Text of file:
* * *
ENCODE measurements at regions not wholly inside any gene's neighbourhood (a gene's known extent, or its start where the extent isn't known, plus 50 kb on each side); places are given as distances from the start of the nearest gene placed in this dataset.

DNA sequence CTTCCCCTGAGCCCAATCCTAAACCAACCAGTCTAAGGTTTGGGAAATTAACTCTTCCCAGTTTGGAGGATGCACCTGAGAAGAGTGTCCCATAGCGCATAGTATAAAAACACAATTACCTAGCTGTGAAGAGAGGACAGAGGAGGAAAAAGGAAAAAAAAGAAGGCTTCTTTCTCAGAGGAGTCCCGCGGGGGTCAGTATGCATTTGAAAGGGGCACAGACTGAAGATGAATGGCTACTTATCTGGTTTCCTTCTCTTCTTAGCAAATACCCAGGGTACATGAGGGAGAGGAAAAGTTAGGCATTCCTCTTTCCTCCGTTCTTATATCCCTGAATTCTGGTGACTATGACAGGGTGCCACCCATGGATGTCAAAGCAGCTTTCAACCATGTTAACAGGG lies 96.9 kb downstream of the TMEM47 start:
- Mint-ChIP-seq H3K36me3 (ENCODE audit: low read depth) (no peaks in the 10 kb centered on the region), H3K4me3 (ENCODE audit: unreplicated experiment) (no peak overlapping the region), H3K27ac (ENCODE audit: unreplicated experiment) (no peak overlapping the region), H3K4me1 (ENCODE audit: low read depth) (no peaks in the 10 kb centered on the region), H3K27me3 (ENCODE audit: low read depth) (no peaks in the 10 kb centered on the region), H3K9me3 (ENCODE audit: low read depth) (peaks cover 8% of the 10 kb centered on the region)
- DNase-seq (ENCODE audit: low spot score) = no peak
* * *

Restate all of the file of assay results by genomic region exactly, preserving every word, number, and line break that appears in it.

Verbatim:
ENCODE measurements at regions not wholly inside any gene's neighbourhood (a gene's known extent, or its start where the extent isn't known, plus 50 kb on each side); places are given as distances from the start of the nearest gene placed in this dataset.

DNA sequence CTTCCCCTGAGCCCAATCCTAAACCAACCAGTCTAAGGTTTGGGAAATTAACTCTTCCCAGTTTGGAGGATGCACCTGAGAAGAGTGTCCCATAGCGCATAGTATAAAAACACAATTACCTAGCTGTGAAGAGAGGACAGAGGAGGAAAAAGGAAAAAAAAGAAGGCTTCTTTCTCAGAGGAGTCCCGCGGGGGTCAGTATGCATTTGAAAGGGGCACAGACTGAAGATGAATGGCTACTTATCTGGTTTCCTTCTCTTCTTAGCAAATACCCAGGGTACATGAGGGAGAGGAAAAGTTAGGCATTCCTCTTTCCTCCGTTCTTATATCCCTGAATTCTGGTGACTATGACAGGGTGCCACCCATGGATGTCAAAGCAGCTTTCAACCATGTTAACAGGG lies 96.9 kb downstream of the TMEM47 start:
- Mint-ChIP-seq H3K36me3 (ENCODE audit: low read depth) (no peaks in the 10 kb centered on the region), H3K4me3 (ENCODE audit: unreplicated experiment) (no peak overlapping the region), H3K27ac (ENCODE audit: unreplicated experiment) (no peak overlapping the region), H3K4me1 (ENCODE audit: low read depth) (no peaks in the 10 kb centered on the region), H3K27me3 (ENCODE audit: low read depth) (no peaks in the 10 kb centered on the region), H3K9me3 (ENCODE audit: low read depth) (peaks cover 8% of the 10 kb centered on the region)
- DNase-seq (ENCODE audit: low spot score) = no peak